A question on the security levels in .NET Admin

  • Hi All,

    In Administration > System > .Net Admin there is list of DLLs and each one has a security level of "Run in Sandbox" or "Fully Trusted". Could someone explain what these security levels are for and what the difference between the two options are please?

    Thanks

    Chris

     

  • Hi Chris,

    It has to do with the .NET trust levels you've got assigned to the individual add-on DLLs. Generally you'd leave an add-on running in a sandbox. Here's a couple of definitions that may help:

    Sandbox: A sandbox is a security mechanism for separating running programs. It is often used to execute untested code, or untrusted programs from unverified third-parties, suppliers and untrusted users. The sandbox typically provides a tightly-controlled set of resources for guest programs to run in, such as scratch space on disk and memory. Network access, the ability to inspect the host system or read from input devices are usually disallowed or heavily restricted. In this sense, sandboxes are a specific example of virtualization.

    Full Trust: Your code is allowed to do anything in the framework, meaning that all (.Net) permissions are granted.

    "Full-trust" is a .NET term used to indicate that it's not running in a reduced-privilege .NET sandbox. In .NET prior to 3.5 SP1, this included running from a network share (in the default configuration). It also includes running as a ClickOnce application that has not requested additional permissions, or in some other browser-based sandbox.Full-trust means it can do anything the user it is running as can do, not that is running as an administrator.

    Hope this helps,

    Rob

  • Hi Rob,

    Thanks for a very clear and concise explaination!

    Regards

    Chris

  • I know this is an old topic, but every now and then I get this error when loading a .Net DLL page:

        File not found: <full path and name of DLL>

        An error has occurred in a CRM .Net customization.  Please contact your vendor to resolve.

    The .Net log shows this:

    Class: CRMWrapper - Method: ExecWebPageNew - Error: An attempt was made to load an assembly from a network location which would have caused the assembly to be sandboxed in previous versions of the .NET Framework. This release of the .NET Framework does not enable CAS policy by default, so this load may be dangerous. If this load is not intended to sandbox the assembly, please enable the loadFromRemoteSources switch. See go.microsoft.com/fwlink for more information.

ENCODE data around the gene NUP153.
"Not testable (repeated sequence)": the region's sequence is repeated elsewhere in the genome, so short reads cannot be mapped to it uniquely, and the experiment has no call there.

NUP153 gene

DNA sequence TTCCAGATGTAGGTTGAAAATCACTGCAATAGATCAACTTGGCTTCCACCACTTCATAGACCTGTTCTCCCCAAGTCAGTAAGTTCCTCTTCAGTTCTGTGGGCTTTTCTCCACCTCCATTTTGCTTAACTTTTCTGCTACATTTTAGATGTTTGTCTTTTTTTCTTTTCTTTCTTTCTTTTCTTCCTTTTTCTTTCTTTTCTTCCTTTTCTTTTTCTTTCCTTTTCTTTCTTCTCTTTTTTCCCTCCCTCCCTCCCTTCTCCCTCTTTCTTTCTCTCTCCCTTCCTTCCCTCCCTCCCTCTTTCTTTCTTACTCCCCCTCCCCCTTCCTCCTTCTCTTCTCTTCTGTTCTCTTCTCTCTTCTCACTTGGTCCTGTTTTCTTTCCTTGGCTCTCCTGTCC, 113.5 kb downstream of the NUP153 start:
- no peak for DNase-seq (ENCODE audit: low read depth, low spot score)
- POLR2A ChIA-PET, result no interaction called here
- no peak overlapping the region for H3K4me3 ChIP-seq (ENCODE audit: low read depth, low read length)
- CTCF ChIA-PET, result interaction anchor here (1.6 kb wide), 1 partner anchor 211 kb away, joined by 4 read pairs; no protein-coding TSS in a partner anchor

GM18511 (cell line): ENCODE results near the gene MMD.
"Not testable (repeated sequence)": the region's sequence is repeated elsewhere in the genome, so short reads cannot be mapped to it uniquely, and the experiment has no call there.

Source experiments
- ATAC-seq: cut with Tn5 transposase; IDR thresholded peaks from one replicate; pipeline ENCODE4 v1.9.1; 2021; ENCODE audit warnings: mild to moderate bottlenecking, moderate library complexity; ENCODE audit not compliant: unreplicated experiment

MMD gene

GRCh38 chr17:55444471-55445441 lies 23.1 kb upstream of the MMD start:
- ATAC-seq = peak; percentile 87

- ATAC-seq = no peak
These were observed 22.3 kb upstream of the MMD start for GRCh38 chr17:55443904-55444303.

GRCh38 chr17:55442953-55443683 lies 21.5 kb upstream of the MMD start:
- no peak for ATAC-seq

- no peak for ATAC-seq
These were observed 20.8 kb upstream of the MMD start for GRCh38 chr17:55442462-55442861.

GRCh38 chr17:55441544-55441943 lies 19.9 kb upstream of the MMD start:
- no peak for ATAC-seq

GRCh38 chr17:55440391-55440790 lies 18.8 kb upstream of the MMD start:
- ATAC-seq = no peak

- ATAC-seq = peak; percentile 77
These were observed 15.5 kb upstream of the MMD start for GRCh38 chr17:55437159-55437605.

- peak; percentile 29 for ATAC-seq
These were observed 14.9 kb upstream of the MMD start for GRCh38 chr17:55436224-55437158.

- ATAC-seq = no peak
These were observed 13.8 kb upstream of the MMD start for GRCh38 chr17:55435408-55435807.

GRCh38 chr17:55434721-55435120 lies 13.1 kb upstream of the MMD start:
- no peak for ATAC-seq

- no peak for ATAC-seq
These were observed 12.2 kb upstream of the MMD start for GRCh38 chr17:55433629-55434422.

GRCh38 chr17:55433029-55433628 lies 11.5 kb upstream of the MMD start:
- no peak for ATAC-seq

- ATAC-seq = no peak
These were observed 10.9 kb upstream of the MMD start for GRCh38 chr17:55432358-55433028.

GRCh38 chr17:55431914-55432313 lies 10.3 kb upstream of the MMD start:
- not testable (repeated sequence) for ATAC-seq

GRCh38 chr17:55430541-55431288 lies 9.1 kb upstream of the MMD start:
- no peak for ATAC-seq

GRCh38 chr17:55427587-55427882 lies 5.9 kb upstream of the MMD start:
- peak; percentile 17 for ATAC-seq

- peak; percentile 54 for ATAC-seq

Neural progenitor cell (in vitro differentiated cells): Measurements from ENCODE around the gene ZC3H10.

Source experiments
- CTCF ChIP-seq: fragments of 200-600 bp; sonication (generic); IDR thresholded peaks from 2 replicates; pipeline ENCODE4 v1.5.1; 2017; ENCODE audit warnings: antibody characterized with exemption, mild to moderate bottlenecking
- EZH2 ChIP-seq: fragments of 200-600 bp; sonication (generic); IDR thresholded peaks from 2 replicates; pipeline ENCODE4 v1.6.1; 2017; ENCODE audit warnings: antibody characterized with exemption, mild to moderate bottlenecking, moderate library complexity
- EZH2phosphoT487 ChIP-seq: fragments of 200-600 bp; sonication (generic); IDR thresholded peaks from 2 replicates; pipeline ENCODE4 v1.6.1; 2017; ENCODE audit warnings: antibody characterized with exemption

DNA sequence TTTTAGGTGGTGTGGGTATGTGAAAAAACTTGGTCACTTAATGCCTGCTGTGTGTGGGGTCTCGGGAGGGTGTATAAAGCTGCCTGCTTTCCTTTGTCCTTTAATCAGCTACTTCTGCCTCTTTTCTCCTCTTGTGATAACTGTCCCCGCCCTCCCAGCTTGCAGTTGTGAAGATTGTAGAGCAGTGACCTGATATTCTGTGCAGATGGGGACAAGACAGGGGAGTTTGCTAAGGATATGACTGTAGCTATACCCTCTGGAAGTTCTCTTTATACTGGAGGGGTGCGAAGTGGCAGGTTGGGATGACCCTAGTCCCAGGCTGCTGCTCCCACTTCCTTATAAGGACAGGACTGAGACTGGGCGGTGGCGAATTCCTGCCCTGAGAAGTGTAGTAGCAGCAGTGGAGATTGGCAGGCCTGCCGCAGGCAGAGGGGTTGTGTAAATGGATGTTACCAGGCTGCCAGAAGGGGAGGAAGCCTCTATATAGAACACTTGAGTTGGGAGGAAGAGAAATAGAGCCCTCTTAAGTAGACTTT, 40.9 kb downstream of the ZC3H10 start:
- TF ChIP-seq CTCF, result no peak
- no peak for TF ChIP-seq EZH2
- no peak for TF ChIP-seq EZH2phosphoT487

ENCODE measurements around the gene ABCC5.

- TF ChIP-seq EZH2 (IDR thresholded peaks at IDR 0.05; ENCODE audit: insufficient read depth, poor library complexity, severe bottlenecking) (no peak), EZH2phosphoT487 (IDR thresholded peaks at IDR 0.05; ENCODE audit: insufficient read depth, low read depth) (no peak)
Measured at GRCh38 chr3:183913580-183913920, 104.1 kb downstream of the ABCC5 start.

So my question is: how do I fix this problem?  Note that the page had been running fine and still runs fine in our development environment.

    Thanks for any help you can provide.

  • There's a known issue - not in CRM world but in the wider .NET world - where zipped files can cause this load exception.  Maybe you're deploying the assembly to your client in a zip?  If so then you're not the only one to find that it can cause a problem:

    https://resharper-support.jetbrains.com/hc/en-us/articles/207242905-CAS-policy-exceptions-during-CLT-running

    https://ardalis.com/untrusted-projects-and-blocked-files-in-visual-studio

    https://social.msdn.microsoft.com/Forums/vstudio/en-US/4920652a-5681-4972-a724-58c7a71ecf87/blocked-dll-from-another-computer-quotan-attempt-was-made-to-load-an-assembly-from-a-network?forum=clr

  • Thanks Chris.  I tried the 'Unblock' approach on the ZIP file but still couldn't load my .Net assemblies.  To fix the problem, we had to ask IT to deactivate Windows Defender for the folder.  For some reason, they removed WIndows Defender from the server entirely, and then the DLL's worked.  The troubleshooting steps were:

    - in Windows Explorer, checked Properties > Security for one of the DLLs in the CustomDotNet folder

        - noticed a system pop-up message stating

               Your IT administrator requires a security scan of this item. The scan could take up to 10 seconds

    - bit of googling revealed it to be a Windows Defender meesage.  

        - superuser.com/.../your-it-administrator-requires-a-security-scan-of-this-item-what-item

    The article suggested reviewing the server's Event Log located at:

        - Event Viewer > Applications and Services logs > Microsoft > Windows Defender > Operational

    In there we found this message for each of the DLLs we tried to access:

        - Windows Defender Antivirus has uploaded a file for further analysis. Filename: ...